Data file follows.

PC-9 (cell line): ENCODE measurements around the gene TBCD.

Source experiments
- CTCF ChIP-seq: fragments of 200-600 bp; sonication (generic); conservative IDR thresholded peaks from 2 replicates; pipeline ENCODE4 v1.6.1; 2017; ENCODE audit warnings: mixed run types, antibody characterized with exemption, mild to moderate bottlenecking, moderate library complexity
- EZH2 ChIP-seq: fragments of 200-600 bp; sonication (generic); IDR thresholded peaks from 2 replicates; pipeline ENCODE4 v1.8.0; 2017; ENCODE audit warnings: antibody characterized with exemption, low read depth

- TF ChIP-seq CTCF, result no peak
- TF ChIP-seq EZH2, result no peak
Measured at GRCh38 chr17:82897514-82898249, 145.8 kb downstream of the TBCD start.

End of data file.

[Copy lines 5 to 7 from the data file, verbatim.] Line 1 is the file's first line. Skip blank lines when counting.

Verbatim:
- TF ChIP-seq CTCF, result no peak
- TF ChIP-seq EZH2, result no peak
Measured at GRCh38 chr17:82897514-82898249, 145.8 kb downstream of the TBCD start.